On 3 February 2011, severe tropical cyclone Yasi crossed the North Queensland coast causing some
$3.6 billion of damage. There was extensive flooding with some major roads cut for several days. At one location
there was a 10 km traffic backup.
There were many reports in the media regarding the problems the Queensland Government had getting emergency
personnel and supplies into the devastated areas and evacuating residents.
The MonoCab VRT track is normally at least 5.0 metres (16' 6") above ground. It can, of course, be simply raised
higher by increasing the length of the columns. The track will be constructed so that its underside is at
least 3.0 metres (10 feet) above the previous highest flood level. Extra protective measures will be taken in
the design of the columns that may be in the flood path to ensure their stability.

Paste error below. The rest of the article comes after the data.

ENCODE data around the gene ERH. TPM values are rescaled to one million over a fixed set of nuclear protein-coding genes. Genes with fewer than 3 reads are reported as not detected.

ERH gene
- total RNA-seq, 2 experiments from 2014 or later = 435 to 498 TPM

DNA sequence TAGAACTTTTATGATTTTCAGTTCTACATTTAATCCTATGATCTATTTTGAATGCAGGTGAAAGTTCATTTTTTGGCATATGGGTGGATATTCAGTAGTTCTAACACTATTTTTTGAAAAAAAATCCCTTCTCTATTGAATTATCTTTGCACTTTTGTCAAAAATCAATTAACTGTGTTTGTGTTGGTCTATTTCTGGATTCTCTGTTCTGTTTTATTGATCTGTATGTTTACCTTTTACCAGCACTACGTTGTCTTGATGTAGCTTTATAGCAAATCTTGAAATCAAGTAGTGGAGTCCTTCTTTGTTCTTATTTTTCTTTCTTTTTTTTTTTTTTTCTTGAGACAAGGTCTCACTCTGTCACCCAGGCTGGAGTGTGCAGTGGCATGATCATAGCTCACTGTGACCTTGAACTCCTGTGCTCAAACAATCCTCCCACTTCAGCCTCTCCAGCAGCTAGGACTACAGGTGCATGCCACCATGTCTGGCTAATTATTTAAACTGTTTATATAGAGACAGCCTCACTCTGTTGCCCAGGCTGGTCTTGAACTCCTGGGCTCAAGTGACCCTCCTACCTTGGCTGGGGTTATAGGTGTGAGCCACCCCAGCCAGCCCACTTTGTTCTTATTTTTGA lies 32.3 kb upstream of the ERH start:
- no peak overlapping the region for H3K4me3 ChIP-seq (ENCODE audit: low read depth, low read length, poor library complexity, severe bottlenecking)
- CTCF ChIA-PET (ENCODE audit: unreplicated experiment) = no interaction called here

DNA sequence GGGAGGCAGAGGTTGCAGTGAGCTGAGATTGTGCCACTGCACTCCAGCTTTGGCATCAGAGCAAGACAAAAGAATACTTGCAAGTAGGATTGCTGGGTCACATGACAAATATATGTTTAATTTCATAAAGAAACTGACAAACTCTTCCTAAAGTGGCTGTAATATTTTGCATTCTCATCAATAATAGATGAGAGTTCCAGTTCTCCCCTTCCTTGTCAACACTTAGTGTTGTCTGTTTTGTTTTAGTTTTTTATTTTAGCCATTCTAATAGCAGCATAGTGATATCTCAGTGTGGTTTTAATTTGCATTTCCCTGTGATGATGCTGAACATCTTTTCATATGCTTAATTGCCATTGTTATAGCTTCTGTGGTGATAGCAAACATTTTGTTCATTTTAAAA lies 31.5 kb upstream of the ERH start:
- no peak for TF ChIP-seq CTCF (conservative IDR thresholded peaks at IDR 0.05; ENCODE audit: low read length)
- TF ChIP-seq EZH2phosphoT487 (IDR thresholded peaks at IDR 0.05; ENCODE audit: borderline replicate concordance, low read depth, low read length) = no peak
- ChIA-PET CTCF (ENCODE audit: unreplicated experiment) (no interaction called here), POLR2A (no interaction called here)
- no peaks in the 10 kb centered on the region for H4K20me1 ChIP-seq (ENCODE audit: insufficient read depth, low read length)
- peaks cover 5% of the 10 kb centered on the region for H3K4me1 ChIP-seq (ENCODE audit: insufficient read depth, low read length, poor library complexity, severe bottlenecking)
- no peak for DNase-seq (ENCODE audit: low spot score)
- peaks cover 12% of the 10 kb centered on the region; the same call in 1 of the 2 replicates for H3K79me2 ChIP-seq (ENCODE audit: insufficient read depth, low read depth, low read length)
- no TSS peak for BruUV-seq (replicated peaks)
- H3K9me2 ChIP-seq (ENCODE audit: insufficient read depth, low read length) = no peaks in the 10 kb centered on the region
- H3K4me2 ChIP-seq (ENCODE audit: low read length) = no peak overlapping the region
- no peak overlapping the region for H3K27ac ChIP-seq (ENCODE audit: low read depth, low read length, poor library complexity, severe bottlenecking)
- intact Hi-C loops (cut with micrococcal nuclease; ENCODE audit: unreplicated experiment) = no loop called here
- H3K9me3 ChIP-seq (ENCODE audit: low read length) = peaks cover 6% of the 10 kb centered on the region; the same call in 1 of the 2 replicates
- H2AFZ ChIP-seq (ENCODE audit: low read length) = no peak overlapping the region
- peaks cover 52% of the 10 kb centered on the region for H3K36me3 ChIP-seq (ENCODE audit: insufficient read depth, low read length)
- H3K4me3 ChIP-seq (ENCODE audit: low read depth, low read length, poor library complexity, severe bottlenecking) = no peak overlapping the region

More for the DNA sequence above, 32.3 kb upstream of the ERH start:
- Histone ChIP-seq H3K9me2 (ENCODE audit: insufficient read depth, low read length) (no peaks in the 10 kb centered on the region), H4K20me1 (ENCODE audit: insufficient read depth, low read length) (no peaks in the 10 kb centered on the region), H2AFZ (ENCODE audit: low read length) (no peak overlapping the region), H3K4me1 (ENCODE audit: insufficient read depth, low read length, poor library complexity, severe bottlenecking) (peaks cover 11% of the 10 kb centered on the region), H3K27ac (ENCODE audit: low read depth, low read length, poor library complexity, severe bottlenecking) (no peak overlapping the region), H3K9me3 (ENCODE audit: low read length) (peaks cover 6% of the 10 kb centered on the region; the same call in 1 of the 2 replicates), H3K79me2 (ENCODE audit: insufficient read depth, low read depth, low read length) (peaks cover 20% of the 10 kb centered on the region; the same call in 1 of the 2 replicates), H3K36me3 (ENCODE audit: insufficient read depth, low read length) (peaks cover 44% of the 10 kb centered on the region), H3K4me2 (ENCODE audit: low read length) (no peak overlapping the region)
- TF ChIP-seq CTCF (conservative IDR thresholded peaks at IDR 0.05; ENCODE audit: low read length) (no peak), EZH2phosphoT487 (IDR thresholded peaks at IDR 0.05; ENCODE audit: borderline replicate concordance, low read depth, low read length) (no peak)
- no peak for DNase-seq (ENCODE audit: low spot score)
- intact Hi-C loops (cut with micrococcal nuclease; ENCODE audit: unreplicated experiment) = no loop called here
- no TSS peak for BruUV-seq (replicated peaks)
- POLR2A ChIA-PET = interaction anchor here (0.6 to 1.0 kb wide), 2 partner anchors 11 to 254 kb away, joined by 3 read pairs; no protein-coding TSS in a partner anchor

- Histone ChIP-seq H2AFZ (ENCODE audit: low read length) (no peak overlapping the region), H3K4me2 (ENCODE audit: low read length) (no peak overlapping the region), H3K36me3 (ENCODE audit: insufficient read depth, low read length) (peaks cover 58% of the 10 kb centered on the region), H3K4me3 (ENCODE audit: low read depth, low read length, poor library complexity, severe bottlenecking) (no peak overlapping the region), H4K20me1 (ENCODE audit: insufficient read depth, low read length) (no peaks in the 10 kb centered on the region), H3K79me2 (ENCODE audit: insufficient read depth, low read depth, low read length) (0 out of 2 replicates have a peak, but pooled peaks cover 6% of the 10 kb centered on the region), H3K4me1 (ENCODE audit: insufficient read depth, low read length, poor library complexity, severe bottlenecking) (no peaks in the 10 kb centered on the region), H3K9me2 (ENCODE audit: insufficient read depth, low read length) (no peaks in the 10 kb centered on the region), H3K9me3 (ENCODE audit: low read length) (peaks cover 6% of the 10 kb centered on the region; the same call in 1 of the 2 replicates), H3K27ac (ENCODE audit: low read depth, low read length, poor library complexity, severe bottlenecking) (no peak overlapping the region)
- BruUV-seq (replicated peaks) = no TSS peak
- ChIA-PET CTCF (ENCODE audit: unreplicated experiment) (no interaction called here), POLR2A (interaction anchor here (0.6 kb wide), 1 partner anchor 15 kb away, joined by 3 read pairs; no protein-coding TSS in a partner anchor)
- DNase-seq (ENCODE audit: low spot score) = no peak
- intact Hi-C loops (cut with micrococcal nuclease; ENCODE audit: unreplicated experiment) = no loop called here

The rails are very substantial 1200 mm high (4' 00") steel beams that are virtually immune to damage. The
only challenge to the track remaining functional is wind blown debris, tree branches and the like on the track.
The MonoCab VRT rescue was designed to overcome this situation. It has its own power supply and is driven by the
operator. It features fold down platforms on its sides so that the emergency personnel have unfettered access all
around the vehicle.
It will carry all necessary emergency equipment and is equipped with a small crane such as is common on
This crane will allow the rescue of victims and the transfer of supplies and equipment to emergency personnel on
Once any debris is cleared from the track, normal travel can resume regardless of the flood situation
ensuring uninterrupted access for people and supplies.